humidity, temperature = Adafruit_DHT.read_retry(sensor, pin)
# Un-comment the line below to convert the temperature to Fahrenheit.
# temperature = temperature * 9/5.0 + 32
# Note that sometimes you won't get a reading and
# the results will be null (because Linux can't
# guarantee the timing of calls to read the sensor).
# If this happens try again!
def build_payload(variable_1, variable_2):
	    # Creates two random values for sending data
	value_1 = temperature
	value_2 = humidity
	payload = {variable_1: value_1,
               variable_2: value_2,
	return payload
def post_request(payload):
    # Creates the headers for the HTTP requests
    url = ""
    url = "{}/api/v1.6/devices/{}".format(url, DEVICE_LABEL)
    headers = {"X-Auth-Token": TOKEN, "Content-Type": "application/json"}
    # Makes the HTTP requests
    status = 400
    attempts = 0
    while status >= 400 and attempts <= 5:
        req =, headers=headers, json=payload)
        status = req.status_code
        attempts += 1
    # Processes results
    if status >= 400:
        print("[ERROR] Could not send data after 5 attempts, please check \
            your token credentials and internet connection")
        return False
    print("[INFO] request made properly, your device is updated")
    return True
def main():
    payload = build_payload(
    print("[INFO] Attemping to send data")
    print("[INFO] finished")
if __name__ == '__main__':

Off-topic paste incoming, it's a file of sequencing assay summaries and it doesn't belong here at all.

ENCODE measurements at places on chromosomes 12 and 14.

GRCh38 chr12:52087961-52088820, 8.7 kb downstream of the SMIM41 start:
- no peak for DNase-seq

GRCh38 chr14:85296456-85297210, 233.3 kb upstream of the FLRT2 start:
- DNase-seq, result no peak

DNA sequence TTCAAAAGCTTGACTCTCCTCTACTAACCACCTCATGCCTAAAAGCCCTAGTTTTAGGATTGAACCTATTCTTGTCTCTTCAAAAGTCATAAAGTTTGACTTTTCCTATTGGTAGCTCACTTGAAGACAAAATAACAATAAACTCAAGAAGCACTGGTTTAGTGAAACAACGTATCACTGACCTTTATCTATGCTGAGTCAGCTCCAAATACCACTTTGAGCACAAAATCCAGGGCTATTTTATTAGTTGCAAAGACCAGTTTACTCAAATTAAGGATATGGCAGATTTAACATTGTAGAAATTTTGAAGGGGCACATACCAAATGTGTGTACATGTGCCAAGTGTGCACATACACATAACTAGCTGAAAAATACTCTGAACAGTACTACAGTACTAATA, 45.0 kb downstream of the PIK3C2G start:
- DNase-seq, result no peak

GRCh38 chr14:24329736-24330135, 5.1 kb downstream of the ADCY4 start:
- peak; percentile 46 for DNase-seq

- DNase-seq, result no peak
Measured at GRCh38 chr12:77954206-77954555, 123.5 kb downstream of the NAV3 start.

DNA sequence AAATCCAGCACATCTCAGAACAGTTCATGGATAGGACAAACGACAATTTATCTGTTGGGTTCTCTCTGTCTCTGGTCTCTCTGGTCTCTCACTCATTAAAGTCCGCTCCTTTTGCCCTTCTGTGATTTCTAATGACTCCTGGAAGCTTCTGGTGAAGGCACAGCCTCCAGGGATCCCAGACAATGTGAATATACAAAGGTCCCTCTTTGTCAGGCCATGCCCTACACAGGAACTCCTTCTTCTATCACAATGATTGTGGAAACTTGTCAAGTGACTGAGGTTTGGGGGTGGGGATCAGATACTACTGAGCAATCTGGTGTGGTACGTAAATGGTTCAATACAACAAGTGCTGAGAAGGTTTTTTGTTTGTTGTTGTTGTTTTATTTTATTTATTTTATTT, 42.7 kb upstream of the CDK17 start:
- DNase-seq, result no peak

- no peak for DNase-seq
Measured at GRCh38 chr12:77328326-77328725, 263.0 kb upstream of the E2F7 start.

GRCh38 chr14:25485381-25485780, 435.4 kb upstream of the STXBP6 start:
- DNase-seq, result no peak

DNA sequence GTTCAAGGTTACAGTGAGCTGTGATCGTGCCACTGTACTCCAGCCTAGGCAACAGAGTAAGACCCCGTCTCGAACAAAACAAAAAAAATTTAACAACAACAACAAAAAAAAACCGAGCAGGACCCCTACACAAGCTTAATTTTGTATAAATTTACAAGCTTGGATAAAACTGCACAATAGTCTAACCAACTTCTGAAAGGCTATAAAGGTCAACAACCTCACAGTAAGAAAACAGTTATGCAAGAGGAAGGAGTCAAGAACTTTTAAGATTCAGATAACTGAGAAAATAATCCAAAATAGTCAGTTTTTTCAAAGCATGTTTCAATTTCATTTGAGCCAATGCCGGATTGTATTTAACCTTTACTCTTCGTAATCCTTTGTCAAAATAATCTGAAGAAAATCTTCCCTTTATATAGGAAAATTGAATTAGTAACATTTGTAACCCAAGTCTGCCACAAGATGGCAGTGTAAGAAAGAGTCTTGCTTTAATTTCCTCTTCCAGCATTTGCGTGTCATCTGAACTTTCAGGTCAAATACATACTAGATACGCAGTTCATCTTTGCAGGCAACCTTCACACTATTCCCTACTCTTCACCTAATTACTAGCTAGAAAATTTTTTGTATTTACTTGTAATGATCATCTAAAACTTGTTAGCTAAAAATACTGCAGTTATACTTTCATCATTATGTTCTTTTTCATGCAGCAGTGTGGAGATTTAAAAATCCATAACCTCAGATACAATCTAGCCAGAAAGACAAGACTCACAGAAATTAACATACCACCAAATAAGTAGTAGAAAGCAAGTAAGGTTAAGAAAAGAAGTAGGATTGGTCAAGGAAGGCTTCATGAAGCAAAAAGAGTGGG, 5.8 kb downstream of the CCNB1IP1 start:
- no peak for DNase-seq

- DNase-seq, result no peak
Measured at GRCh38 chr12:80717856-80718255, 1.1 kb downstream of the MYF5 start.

while (True):
		print('Temp={0:0.1f}*  Humidity={1:0.1f}%'.format(temperature, humidity))
		humidity, temperature = Adafruit_DHT.read_retry(sensor, pin)

After pasting the source code, you have to assign the Ubidots TOKEN where is indicated in the python script:

$ sudo nano

2. Now with everything configured, you can run the sample code to start transmitting data to your Ubidots account:

$ sudo python

At this point, if you refer to the devices section of your Ubidots account you will be able to see a new device created called “RaspberryPi”.

3. To visualize your data efficient way, let’s setup an Ubidots’ Dashboard. To create it, go to the Dashboard section (Data > Dashboard)

4. Then, press on “Add new Widget”, and select your widget:

5. Select the variable desired to be displayed:

6. Give a customize name to the widget, and press the green icon to finish the widget creation.

Now you are able to monitor variables remotely from any location thanks to Ubidots IoT Application Development Platform:

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About Ammar Chauhan

Chauhan is Computer Science Engineer, with + 2 years of experience working with DIY Electronics IoT based Computer Systems, as well, a passionate for AI, DIP, and ML projects.